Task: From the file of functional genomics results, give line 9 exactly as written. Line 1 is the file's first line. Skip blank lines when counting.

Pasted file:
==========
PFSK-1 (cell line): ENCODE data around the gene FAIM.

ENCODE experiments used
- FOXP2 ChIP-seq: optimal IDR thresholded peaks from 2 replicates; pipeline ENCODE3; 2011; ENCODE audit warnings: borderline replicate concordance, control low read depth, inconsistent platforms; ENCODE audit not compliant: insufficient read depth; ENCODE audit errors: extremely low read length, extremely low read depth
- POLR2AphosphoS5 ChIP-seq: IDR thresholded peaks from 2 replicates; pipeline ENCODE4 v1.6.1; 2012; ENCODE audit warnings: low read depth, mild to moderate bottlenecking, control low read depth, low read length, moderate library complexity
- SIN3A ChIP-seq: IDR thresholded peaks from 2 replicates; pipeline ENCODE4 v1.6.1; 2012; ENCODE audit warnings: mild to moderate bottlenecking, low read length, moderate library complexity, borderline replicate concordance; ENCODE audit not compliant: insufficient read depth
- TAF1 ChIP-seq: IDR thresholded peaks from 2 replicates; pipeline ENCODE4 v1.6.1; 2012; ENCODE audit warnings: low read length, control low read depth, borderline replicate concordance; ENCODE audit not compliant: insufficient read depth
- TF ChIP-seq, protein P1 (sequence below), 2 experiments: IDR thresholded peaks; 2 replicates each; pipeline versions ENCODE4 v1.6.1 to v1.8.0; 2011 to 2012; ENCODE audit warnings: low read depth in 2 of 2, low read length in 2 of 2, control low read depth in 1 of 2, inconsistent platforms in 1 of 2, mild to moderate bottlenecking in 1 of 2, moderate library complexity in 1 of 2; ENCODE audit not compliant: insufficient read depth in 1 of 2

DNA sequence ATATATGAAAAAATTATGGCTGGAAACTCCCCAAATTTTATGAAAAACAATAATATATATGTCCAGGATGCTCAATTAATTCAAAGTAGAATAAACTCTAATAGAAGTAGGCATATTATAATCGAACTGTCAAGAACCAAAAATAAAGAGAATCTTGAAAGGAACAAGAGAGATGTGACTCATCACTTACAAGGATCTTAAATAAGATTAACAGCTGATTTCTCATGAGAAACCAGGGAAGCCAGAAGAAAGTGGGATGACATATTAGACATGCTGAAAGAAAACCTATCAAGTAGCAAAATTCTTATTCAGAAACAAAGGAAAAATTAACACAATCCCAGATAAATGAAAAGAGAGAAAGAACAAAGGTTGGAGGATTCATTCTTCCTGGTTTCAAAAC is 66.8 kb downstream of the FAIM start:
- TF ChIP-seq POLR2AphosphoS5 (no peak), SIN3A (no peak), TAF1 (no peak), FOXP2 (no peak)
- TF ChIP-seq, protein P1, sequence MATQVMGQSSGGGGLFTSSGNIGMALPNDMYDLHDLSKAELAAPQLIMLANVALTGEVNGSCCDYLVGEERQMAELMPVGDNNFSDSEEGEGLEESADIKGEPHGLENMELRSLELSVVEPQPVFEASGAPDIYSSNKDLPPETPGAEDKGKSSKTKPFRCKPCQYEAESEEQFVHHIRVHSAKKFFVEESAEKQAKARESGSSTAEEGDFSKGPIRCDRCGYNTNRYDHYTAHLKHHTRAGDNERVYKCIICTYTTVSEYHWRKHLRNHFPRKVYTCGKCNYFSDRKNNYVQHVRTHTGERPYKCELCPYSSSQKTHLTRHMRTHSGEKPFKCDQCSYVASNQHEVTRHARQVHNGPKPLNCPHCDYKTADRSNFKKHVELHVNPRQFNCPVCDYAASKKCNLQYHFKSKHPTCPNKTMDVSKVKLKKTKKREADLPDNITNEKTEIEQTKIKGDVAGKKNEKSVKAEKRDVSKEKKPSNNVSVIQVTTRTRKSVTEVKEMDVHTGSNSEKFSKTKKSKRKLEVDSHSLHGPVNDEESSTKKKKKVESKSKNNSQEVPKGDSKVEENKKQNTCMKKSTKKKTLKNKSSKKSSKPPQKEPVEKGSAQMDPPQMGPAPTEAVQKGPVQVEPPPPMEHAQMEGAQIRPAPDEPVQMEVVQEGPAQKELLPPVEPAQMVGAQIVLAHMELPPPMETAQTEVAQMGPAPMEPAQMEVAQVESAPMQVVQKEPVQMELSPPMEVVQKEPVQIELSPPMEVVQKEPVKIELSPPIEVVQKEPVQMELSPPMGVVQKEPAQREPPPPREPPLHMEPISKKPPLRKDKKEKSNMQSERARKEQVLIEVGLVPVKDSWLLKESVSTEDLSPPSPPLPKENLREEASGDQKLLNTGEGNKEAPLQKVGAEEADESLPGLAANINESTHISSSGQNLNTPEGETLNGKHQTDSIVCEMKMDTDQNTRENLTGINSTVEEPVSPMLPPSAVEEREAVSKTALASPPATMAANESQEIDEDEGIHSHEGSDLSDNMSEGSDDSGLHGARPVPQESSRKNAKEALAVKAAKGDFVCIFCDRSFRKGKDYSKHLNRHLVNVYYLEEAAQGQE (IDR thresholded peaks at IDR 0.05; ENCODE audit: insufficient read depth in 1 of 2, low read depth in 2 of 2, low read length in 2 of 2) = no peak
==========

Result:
- TF ChIP-seq POLR2AphosphoS5 (no peak), SIN3A (no peak), TAF1 (no peak), FOXP2 (no peak)